NASHUA, N.H. – Voters in New Hampshire's Democratic primary decided that the "L word" applies to Hillary Clinton.
No, not "liberal." It's the one that rhymes with "fire" and denotes a problem with honesty.
Just over a third of the voters (34 percent) in the primary said that honesty was the most important character trait in their decision on whom to support. Of that group, Sen. Bernie Sanders won 92 percent of their votes, to 6 percent for Clinton, according to exit polls.
Sanders defeated Clinton by a landslide Tuesday, winning more votes than anyone else in the history of New Hampshire presidential primaries. That big a victory will skew some exit poll numbers -- but 92-6?
Ron Senet, 33, of Londonderry, told my colleague Maddie Hanna that he voted for the Vermont senator because "I just feel that he's not owned by anyone. I like his ideas," even though he's not sure how realistic they are.
But "I don't trust Clinton," said Senet, who works in the automotive industry. "I think she's just a part of the political regime."
Clinton's campaign has batted aside any suggestion that her use of a private email server while secretary of state is a political problem for her. The FBI is investigating the setup, in particular instances in which highly classified information wound up on the system, instead of on State's secure, encrypted communications links.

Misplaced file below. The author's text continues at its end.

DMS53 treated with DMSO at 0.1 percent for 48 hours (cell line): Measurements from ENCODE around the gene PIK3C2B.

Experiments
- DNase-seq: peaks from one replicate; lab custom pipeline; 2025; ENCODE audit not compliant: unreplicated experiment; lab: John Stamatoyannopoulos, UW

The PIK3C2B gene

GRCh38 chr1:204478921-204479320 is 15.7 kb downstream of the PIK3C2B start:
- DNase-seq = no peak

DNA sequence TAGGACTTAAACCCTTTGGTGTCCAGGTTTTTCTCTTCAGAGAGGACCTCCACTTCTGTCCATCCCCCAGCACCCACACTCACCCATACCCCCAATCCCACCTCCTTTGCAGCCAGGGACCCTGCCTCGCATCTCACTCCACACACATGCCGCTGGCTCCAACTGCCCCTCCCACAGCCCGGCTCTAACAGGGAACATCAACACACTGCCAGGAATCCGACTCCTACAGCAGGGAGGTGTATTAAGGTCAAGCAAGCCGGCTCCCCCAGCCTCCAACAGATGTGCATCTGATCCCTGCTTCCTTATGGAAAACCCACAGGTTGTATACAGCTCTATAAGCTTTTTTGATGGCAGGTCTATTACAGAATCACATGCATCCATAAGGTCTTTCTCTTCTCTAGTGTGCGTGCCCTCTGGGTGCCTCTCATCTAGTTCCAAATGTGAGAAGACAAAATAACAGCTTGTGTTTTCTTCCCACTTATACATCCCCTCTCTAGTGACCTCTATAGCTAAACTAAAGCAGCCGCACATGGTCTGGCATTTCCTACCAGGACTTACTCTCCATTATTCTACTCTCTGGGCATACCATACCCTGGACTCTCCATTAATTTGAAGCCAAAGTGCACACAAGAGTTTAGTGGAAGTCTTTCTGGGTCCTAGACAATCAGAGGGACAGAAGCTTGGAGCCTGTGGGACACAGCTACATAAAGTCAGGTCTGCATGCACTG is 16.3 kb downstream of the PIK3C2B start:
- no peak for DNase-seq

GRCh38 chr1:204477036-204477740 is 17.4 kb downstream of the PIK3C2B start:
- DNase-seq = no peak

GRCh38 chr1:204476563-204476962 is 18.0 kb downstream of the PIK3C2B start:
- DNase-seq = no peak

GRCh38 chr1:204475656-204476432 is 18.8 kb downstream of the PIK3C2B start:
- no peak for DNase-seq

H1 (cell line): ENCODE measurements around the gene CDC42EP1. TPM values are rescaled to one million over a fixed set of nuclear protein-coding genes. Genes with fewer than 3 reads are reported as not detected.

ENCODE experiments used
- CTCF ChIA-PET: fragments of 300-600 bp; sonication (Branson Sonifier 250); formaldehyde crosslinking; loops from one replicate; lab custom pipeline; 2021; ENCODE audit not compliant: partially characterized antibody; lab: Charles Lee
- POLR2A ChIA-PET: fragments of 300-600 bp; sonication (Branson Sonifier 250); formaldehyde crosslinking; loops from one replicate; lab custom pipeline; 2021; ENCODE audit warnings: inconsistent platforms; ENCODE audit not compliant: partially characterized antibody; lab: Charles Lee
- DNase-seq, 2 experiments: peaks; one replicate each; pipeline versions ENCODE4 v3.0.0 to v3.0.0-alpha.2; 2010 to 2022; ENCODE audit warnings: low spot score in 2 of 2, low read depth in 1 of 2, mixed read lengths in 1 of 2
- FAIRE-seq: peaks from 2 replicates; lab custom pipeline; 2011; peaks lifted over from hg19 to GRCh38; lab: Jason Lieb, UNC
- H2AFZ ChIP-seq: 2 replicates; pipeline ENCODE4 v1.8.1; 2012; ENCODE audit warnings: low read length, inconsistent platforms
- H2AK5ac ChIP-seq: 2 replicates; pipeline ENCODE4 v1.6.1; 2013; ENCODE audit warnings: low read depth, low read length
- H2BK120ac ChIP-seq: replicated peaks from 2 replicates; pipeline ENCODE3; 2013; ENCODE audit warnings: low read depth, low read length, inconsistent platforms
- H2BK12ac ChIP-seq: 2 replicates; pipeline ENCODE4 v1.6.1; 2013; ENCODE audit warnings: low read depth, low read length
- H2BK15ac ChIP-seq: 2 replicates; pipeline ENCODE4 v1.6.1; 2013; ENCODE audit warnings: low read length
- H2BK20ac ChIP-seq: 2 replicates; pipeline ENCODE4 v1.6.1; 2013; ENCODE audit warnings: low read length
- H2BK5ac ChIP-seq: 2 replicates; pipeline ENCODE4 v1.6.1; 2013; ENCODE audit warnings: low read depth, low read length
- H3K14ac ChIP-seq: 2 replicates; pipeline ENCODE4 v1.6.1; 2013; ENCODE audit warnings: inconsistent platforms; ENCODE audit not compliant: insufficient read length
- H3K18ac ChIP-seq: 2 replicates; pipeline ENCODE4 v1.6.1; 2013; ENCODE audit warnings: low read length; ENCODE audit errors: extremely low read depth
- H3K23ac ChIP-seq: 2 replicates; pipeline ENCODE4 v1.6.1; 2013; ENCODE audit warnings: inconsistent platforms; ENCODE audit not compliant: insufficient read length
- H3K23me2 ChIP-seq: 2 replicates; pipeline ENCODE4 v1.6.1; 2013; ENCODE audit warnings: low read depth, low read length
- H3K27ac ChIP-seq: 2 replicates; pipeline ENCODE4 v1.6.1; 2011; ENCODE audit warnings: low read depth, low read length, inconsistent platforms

Whenever she's been confronted with questions about her honesty and trustworthiness, which have shown up in polling before, Clinton's standard response is that the perception is the result of decades of Republican smears, not a character flaw on her part.
"Read behavioral science, read psychology," Hillary Clinton told MSNBC journalist Rachel Maddow during an in-depth interview this week. "Even when the attacks are untrue, it leaves a residue….There is a concerted effort to try to make partisan advantage by really trying to throw so much at me that even if little splotches of it stick, it will cloud people's judgment of me. That's a burden I carry."
It's true that Republicans over the years have hit Clinton hard for a variety of things, some of it vicious or exaggerated. But she's handed them plenty of ammunition, too, and it is noteworthy that she appears to think she has no responsibility for perceptions that she is not trustworthy.